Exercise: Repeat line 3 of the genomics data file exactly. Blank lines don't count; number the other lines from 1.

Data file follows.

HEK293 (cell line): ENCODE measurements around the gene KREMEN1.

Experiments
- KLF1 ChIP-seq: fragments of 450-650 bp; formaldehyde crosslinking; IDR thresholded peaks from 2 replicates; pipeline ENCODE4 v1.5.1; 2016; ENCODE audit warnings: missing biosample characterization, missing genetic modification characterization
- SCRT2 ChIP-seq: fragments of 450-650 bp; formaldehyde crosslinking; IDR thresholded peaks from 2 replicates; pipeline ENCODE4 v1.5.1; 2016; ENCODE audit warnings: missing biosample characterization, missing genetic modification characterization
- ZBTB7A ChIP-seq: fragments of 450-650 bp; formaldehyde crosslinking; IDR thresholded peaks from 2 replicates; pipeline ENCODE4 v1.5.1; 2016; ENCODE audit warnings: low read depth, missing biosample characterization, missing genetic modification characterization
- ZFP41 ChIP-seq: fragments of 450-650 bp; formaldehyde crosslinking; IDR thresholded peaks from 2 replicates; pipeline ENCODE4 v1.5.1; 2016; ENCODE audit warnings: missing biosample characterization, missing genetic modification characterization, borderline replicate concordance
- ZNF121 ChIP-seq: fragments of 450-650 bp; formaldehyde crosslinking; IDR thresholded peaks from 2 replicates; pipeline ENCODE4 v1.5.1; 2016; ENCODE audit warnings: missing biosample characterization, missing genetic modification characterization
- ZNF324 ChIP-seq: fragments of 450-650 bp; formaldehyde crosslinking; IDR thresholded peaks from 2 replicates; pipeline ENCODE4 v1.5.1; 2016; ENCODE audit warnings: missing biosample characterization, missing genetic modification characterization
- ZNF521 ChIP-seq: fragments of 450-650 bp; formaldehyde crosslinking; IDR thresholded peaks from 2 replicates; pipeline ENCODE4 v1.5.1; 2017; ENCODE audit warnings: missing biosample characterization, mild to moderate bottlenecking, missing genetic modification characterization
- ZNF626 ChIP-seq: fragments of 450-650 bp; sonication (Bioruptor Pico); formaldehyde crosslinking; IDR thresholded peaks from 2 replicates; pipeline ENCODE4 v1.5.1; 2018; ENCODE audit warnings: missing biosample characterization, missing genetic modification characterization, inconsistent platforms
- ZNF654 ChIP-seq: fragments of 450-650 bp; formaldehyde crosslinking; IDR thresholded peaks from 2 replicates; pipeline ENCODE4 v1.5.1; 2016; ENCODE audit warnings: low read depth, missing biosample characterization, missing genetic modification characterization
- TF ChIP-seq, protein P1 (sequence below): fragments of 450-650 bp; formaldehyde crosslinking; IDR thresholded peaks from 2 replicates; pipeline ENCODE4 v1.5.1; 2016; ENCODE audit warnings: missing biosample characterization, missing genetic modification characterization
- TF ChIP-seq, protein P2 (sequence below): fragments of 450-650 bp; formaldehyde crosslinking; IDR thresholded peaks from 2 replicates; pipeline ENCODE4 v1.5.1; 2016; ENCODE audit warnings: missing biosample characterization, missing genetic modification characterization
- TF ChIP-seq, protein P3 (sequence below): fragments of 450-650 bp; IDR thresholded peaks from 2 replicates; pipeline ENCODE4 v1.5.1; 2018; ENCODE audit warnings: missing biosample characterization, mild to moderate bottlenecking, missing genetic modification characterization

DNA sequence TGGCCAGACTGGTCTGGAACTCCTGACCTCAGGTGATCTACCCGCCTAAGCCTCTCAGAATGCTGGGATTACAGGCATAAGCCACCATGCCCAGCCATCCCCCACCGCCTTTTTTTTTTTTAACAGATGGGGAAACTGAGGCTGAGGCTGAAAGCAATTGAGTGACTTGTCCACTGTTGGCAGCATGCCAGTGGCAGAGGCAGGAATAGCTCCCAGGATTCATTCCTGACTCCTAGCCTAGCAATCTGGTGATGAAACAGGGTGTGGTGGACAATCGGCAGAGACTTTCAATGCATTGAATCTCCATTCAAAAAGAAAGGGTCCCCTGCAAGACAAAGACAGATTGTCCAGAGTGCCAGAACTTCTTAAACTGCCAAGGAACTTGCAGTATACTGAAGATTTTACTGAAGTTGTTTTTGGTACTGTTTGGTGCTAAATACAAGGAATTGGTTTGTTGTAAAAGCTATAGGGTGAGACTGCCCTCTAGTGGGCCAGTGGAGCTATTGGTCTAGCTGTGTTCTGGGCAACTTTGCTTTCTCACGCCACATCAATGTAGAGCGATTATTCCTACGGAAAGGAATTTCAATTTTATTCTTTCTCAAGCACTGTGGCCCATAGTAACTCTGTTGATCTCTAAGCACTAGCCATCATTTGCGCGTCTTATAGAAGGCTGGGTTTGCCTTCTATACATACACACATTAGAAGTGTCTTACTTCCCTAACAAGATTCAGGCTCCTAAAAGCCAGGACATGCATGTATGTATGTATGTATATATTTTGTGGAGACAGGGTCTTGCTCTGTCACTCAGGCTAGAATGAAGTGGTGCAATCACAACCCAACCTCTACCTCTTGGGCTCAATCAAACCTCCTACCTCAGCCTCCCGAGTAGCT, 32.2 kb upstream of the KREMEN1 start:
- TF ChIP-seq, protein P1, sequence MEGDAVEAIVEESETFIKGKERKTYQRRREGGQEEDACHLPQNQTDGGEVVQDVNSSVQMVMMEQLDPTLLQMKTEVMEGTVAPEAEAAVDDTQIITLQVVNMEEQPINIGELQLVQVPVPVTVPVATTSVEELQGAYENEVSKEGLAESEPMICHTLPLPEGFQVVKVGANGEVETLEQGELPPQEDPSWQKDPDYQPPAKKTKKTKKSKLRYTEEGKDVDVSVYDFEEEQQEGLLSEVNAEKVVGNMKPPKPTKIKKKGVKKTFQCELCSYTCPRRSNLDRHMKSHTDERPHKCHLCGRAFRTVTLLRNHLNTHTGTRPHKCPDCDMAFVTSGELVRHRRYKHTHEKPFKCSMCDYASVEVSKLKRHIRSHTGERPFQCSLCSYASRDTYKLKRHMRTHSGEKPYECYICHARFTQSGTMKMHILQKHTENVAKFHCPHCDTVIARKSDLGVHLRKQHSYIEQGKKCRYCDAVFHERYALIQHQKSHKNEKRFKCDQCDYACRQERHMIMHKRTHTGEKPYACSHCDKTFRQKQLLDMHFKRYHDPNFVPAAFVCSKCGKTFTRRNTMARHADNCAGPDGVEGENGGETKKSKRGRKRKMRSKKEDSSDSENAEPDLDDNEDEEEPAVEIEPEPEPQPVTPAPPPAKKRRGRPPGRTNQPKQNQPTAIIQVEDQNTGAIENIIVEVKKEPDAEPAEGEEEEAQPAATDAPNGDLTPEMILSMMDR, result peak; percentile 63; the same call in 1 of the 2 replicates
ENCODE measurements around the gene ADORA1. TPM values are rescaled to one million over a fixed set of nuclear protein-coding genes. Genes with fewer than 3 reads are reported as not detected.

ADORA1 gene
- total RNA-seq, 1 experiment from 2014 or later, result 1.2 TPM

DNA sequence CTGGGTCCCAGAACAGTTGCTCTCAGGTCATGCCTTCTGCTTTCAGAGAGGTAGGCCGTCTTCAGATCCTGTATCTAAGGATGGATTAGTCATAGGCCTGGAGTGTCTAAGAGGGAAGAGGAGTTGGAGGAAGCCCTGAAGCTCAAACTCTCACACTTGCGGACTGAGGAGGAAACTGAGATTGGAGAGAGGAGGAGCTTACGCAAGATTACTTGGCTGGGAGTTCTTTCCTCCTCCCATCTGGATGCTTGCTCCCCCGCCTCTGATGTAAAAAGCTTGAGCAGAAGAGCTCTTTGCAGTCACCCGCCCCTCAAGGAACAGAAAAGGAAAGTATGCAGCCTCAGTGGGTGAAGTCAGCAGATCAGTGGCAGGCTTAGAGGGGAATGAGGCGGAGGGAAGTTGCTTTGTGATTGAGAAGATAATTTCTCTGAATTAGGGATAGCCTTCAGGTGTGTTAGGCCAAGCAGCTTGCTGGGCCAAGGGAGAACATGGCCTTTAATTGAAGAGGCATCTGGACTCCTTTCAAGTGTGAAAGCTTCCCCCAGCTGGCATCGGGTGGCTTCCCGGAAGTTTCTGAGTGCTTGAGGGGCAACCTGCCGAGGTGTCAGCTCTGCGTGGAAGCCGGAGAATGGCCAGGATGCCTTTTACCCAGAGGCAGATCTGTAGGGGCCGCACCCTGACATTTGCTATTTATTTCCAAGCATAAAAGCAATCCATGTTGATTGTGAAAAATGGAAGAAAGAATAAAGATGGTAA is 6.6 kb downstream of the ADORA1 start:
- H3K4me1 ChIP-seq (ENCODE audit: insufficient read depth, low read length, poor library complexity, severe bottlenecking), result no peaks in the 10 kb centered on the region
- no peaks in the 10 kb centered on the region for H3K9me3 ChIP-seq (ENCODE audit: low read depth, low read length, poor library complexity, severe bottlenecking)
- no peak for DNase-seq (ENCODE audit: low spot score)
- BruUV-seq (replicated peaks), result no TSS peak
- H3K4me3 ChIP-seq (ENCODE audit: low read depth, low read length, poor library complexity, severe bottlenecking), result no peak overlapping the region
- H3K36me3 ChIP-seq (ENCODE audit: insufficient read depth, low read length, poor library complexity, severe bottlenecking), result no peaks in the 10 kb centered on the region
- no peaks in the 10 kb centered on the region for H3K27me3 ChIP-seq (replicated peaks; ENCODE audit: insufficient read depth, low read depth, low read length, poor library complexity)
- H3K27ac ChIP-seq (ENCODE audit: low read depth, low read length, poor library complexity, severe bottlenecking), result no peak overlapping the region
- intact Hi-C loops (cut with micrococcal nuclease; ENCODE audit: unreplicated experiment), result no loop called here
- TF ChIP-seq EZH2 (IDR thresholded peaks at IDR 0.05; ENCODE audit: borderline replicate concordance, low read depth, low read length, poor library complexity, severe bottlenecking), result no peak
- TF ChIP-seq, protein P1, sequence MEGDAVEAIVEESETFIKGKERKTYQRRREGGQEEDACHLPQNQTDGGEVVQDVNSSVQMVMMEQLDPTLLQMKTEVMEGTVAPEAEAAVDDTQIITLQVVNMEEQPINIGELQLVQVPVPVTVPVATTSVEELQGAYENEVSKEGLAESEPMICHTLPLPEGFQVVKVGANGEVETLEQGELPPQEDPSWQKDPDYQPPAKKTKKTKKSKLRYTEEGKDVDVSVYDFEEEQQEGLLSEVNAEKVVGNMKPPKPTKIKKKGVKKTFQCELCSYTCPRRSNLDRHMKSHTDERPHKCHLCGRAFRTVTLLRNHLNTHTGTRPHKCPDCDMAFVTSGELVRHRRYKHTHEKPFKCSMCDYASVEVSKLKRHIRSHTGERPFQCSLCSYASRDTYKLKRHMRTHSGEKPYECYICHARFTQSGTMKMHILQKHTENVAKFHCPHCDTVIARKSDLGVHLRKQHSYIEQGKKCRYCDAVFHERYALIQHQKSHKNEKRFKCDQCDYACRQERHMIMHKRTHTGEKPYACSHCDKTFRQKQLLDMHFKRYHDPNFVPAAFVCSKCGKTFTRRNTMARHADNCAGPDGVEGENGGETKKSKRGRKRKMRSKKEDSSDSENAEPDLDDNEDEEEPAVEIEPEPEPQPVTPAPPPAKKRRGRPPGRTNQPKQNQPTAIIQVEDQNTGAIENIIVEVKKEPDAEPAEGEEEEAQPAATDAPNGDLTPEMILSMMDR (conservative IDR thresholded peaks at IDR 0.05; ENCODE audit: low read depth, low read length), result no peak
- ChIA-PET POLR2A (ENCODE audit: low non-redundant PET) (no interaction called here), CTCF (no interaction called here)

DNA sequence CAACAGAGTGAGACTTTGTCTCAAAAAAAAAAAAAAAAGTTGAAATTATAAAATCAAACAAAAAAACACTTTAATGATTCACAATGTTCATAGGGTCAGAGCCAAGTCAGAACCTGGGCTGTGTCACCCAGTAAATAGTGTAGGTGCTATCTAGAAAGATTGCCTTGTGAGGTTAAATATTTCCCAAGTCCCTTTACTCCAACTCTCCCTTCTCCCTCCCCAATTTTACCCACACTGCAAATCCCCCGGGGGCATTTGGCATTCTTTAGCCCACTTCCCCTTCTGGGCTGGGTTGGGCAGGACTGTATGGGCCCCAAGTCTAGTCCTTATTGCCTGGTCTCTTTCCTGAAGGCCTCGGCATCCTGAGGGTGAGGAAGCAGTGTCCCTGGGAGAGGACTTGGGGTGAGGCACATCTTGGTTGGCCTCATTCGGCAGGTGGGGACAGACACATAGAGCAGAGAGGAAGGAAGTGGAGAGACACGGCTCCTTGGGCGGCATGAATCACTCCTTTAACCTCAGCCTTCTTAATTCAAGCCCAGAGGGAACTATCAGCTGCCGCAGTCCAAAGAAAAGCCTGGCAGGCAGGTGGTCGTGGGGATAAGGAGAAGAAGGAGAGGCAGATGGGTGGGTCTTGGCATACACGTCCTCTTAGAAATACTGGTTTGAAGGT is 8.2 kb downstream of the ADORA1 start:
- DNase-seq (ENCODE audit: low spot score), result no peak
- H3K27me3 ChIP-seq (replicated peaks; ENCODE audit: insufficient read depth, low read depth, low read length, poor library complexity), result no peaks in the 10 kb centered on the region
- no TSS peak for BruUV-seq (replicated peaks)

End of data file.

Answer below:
- KLF1 ChIP-seq: fragments of 450-650 bp; formaldehyde crosslinking; IDR thresholded peaks from 2 replicates; pipeline ENCODE4 v1.5.1; 2016; ENCODE audit warnings: missing biosample characterization, missing genetic modification characterization